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July vehicle sales improve for third consecutive month

Robust demand dials back incentive spending as vehicles sell quickly off lots; inventory restraints limit additional sales

Tysons, Va.—In terms of raw volume, July sales were up by just more than 120,000 units from June, according to a report by NADA Chief Economist Patrick Manzi. And through the first seven months of the year, new light-vehicle sales were off by 22.1 percent compared with the same period in 2019. American consumers continue to choose light-trucks over cars, with light trucks representing 76 percent of all vehicles sold in July and 75.4 percent of all new vehicles sold so far this year.

Similar to May and June, fleet sales fell more than retail sales did in July. According to Wards Intelligence, retail sales were off by 10 percent year over year, while fleet sales declined by a substantial 60 percent year over year, Manzi stated.

Vehicles have been selling quickly once they reach dealer lots. According to J.D. Power, 41 percent of all vehicles sold in July spent fewer than 20 days on the lot, up from 35 percent a year ago. Inventory constraints in popular segments may have limited some sales in July, and according to Wards Intelligence, final inventory numbers are expected to register an eight-year low for the month. Because of such robust demand, incentive spending was dialed back in July. Preliminary estimates from J.D. Power peg incentive spending per unit at $4,236, down from June 2020 but up by $166 compared with July 2019.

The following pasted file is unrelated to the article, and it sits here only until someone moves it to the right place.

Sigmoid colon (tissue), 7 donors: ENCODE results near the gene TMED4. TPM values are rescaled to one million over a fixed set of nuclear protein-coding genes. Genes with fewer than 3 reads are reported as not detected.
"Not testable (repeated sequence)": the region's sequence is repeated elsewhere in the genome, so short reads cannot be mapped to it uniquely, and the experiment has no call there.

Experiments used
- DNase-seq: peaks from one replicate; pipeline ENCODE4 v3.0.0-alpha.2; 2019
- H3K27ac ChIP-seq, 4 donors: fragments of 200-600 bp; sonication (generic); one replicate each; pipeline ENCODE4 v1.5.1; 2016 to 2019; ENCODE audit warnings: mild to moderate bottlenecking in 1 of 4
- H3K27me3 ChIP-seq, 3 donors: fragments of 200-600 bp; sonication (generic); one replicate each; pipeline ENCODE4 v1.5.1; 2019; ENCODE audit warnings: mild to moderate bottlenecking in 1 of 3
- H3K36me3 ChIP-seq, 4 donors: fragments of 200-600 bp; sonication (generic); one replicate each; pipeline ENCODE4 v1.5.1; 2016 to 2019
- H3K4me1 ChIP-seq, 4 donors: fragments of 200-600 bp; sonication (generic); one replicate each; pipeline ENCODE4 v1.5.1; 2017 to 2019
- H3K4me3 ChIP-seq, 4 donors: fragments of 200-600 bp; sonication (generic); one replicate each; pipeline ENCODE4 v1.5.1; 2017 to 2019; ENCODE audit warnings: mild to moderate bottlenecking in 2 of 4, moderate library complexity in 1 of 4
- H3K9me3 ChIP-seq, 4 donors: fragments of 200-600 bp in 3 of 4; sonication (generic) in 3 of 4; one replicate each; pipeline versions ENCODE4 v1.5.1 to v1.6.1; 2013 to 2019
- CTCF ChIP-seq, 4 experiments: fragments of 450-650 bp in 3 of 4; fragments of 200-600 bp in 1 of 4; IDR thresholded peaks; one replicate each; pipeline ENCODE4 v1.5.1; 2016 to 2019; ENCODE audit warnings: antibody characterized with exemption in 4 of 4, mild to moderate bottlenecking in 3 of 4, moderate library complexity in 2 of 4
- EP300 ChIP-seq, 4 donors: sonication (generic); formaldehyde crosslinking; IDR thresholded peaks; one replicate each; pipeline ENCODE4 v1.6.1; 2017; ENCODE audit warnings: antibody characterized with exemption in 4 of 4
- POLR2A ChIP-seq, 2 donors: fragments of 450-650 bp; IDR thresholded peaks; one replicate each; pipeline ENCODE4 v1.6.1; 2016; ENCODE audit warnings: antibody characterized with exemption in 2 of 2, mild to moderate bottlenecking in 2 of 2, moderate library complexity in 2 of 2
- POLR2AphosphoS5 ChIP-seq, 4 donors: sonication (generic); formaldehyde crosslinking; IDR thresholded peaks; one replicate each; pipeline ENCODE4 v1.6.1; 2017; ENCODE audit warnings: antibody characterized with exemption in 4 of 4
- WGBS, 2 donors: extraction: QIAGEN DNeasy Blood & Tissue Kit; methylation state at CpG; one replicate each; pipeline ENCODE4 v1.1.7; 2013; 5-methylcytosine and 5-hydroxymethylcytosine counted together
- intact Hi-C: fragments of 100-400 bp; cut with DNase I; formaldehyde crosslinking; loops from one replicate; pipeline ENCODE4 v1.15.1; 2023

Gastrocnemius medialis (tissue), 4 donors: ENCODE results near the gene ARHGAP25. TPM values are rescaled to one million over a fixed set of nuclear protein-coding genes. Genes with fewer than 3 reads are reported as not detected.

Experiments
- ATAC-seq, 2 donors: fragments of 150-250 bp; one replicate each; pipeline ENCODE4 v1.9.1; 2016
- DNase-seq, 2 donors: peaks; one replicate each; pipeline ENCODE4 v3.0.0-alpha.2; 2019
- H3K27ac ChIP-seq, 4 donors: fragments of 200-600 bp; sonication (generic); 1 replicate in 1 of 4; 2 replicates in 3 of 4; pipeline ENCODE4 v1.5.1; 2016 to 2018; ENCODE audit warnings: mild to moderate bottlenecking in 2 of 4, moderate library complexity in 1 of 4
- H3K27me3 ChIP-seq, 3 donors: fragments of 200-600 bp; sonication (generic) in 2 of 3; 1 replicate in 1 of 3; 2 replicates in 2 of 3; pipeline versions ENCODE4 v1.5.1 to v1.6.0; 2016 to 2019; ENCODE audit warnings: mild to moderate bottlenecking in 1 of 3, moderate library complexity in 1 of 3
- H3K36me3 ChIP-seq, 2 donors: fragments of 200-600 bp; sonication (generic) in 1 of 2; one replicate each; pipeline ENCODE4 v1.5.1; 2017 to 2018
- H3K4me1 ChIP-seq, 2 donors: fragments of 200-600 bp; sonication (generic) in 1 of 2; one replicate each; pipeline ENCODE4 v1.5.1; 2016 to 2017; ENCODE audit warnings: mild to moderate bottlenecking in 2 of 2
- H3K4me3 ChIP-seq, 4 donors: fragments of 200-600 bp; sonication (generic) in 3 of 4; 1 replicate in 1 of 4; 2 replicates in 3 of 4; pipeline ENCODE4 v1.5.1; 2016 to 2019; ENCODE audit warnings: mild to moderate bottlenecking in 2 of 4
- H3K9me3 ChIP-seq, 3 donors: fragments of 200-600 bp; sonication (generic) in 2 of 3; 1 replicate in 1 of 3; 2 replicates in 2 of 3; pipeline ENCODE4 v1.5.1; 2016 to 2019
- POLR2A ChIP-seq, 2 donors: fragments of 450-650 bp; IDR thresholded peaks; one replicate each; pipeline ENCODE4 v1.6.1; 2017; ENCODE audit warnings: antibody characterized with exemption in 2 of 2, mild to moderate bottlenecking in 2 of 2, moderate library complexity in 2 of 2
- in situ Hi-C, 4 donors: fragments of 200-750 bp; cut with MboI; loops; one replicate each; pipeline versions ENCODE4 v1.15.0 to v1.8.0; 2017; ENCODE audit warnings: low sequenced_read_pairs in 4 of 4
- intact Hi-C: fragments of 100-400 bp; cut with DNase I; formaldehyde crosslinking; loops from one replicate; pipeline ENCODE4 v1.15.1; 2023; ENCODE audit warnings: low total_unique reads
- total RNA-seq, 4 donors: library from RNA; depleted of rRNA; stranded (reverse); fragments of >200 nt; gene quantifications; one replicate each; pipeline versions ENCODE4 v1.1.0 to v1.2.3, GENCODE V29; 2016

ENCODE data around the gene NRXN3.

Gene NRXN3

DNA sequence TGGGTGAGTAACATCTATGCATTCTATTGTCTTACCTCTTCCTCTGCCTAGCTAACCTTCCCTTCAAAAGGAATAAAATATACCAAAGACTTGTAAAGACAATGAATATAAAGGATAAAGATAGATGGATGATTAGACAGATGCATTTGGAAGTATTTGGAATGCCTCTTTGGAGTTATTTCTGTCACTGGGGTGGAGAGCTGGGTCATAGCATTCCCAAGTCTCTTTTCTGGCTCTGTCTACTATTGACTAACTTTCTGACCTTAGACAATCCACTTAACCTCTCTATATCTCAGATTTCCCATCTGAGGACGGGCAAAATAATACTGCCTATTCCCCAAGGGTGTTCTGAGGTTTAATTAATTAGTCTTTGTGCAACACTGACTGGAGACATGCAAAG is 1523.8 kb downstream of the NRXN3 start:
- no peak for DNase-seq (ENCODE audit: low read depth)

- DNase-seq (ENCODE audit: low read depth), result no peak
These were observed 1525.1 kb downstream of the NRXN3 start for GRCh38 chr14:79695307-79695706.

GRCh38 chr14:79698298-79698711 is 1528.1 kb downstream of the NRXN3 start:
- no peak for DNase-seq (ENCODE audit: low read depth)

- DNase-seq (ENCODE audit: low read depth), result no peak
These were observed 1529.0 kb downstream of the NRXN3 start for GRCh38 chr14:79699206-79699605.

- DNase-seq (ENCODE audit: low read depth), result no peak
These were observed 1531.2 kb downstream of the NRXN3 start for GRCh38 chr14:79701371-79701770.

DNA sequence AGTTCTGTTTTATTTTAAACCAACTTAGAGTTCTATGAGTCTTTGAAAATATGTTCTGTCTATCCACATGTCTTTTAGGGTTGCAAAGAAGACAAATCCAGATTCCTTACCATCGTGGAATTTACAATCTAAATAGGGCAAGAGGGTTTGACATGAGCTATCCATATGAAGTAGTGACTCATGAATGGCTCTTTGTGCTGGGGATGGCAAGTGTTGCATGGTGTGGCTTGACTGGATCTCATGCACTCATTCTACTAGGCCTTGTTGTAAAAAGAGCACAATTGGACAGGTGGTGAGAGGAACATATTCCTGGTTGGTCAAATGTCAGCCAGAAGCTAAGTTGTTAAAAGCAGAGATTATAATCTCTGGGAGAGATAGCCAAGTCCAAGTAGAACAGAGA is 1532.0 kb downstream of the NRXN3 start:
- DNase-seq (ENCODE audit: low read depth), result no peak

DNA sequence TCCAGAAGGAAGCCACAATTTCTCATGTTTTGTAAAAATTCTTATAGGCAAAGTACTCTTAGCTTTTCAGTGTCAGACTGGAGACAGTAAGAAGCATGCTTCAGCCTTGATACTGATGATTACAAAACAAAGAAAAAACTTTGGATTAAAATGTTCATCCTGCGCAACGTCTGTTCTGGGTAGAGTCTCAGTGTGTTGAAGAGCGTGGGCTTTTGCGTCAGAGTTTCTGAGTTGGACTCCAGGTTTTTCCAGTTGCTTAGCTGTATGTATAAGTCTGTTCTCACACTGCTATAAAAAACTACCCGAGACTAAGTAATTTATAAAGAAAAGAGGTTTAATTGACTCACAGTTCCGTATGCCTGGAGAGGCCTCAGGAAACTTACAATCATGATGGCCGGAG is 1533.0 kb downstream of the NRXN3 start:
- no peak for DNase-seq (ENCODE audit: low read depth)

NADA’s outlook has not changed much since last month, Manzi said. “We expect new-vehicle retail sales will continue to recover for the rest of the year, while fleet sales will continue to struggle.”

Inventory constraints in popular segments will be a headwind for new-vehicle sales for the rest of the summer, he added. “But barring any unexpected parts delays or vehicle plant shutdowns stemming from new Covid-19 outbreaks, we expect that vehicle inventory levels will be at close to normal levels by the end of the summer. For 2020, we expect new light-vehicle sales will fall to between 13 million and 13.5 million units.”

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